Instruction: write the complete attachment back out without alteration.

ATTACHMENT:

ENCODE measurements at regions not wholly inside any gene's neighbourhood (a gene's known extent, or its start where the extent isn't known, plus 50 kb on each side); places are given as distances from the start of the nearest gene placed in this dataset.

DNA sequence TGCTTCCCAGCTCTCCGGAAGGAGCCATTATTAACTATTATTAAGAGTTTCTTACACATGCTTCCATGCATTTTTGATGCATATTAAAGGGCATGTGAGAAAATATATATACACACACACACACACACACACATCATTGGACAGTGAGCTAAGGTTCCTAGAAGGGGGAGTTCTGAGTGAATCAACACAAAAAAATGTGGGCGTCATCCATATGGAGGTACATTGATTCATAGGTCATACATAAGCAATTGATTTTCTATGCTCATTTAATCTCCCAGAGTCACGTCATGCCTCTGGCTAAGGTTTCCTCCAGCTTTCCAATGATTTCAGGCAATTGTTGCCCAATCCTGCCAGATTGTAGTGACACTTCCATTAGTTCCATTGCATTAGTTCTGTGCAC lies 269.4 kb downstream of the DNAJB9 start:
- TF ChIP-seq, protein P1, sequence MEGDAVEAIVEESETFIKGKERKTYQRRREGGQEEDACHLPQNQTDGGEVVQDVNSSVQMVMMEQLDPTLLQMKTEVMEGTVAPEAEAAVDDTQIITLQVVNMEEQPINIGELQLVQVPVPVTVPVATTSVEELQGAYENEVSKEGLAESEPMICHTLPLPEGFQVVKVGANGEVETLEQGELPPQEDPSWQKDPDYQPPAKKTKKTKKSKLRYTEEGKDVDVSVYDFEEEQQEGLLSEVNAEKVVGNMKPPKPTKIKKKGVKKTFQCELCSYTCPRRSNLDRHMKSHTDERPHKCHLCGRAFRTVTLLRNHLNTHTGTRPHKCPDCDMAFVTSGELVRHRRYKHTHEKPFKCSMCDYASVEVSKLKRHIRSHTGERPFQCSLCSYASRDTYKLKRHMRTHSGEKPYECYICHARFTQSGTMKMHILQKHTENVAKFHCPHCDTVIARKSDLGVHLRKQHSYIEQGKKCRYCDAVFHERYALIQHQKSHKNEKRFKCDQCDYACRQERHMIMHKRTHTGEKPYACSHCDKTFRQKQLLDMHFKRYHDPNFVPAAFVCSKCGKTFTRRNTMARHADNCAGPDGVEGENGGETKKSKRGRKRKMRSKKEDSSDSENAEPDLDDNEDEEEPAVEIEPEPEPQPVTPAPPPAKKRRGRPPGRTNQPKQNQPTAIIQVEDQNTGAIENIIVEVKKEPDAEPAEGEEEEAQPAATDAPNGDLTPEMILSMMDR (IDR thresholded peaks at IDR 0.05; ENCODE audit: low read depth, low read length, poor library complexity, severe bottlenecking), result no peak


ENCODE measurements at regions not wholly inside any gene's neighbourhood (a gene's known extent, or its start where the extent isn't known, plus 50 kb on each side); places are given as distances from the start of the nearest gene placed in this dataset.

DNA sequence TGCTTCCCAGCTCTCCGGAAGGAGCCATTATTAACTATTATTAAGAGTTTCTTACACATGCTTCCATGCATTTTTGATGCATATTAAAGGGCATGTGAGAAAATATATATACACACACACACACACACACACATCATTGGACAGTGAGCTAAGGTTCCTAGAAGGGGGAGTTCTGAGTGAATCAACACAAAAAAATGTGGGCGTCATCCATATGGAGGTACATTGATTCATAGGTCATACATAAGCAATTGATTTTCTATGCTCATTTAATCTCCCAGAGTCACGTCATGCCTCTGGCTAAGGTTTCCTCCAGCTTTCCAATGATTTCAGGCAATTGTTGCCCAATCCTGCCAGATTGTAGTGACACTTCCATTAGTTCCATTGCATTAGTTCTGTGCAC lies 269.4 kb downstream of the DNAJB9 start:
- TF ChIP-seq, protein P1, sequence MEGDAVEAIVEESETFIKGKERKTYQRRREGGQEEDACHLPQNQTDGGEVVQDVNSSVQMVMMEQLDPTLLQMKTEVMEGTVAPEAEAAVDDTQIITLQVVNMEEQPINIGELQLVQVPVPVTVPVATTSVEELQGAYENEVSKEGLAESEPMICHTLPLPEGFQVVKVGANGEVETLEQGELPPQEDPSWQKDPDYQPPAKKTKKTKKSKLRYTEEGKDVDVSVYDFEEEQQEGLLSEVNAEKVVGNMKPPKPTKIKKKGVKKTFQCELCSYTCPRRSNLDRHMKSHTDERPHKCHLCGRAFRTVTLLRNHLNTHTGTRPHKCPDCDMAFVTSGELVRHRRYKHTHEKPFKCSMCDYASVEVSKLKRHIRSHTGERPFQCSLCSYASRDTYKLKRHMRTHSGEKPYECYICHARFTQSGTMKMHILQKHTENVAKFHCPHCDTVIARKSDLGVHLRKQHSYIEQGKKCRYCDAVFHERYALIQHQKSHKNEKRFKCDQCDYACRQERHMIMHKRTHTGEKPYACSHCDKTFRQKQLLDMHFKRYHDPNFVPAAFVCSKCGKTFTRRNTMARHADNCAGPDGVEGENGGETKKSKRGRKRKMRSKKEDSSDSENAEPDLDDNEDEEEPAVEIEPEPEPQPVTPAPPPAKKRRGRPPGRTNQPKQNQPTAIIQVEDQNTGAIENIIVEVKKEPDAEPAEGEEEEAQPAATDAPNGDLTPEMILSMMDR (IDR thresholded peaks at IDR 0.05; ENCODE audit: low read depth, low read length, poor library complexity, severe bottlenecking), result no peak